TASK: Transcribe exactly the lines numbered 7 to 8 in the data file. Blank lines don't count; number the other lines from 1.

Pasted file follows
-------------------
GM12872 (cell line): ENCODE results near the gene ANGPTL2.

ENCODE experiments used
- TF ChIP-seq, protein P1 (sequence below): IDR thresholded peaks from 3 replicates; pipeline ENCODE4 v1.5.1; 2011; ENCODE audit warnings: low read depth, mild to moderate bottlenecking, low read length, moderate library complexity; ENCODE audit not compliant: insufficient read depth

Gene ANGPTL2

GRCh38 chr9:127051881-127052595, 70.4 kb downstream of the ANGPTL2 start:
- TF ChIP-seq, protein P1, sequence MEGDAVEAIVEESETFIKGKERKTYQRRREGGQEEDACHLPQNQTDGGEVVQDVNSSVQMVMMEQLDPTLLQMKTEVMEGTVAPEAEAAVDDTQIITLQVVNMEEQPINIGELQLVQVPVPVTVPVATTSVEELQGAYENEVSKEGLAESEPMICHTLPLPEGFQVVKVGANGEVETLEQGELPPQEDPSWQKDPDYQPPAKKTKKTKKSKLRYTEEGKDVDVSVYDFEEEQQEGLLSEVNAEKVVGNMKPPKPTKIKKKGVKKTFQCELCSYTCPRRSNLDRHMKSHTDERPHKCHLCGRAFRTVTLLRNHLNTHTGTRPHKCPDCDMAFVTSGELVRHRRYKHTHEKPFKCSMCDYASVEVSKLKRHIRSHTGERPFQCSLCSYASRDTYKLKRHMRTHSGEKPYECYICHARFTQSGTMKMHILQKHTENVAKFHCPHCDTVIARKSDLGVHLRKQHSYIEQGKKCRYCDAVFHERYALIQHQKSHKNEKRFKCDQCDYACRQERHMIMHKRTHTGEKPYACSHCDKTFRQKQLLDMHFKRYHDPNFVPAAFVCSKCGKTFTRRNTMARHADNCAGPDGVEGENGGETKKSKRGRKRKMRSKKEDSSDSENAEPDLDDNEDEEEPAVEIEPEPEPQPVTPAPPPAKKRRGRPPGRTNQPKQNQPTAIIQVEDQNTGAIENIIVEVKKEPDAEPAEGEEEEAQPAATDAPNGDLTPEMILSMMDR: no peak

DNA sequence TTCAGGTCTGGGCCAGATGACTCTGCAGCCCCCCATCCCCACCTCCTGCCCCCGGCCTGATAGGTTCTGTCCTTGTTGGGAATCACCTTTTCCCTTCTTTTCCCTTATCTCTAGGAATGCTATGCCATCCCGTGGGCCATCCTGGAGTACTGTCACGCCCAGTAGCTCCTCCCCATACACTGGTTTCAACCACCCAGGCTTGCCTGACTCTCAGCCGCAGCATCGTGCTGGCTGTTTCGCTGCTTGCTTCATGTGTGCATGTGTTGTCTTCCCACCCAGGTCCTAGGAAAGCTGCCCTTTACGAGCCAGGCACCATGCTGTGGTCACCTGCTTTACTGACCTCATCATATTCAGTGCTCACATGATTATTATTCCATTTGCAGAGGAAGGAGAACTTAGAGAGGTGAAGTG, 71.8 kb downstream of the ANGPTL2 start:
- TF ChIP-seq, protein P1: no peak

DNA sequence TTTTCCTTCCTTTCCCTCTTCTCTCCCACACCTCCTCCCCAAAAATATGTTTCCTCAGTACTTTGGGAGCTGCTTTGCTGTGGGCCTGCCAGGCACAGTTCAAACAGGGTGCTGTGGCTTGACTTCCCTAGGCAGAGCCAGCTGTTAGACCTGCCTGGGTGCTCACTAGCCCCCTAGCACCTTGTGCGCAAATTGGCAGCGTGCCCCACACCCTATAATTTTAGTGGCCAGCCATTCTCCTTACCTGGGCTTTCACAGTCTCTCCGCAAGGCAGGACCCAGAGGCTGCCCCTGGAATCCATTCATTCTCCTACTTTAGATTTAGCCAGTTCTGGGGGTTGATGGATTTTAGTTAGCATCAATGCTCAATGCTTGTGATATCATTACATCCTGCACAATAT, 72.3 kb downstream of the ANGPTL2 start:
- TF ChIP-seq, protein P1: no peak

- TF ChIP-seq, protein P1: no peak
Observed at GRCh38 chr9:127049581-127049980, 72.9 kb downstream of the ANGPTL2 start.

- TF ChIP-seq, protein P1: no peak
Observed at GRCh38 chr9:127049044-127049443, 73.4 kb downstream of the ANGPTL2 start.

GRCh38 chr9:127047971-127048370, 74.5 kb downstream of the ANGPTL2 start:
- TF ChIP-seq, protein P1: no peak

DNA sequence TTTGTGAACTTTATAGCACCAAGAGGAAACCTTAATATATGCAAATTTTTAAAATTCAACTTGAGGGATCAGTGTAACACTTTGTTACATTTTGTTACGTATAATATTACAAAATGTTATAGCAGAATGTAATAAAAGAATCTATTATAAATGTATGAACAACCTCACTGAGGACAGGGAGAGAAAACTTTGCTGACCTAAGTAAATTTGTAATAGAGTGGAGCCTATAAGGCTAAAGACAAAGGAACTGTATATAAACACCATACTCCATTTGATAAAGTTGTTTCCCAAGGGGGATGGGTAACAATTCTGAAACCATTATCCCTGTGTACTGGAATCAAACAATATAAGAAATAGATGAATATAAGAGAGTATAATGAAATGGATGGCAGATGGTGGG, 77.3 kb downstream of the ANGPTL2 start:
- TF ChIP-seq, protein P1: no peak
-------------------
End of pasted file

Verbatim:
DNA sequence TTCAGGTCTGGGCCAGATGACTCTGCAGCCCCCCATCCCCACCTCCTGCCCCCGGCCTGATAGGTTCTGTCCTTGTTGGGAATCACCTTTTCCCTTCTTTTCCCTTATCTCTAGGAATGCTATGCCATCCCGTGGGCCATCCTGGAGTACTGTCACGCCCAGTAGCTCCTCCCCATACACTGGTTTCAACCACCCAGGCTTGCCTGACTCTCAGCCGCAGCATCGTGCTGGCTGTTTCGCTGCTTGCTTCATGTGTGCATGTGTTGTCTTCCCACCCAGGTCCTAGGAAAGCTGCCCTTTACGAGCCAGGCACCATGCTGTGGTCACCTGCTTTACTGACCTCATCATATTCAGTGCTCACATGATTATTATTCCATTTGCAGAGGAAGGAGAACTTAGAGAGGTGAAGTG, 71.8 kb downstream of the ANGPTL2 start:
- TF ChIP-seq, protein P1: no peak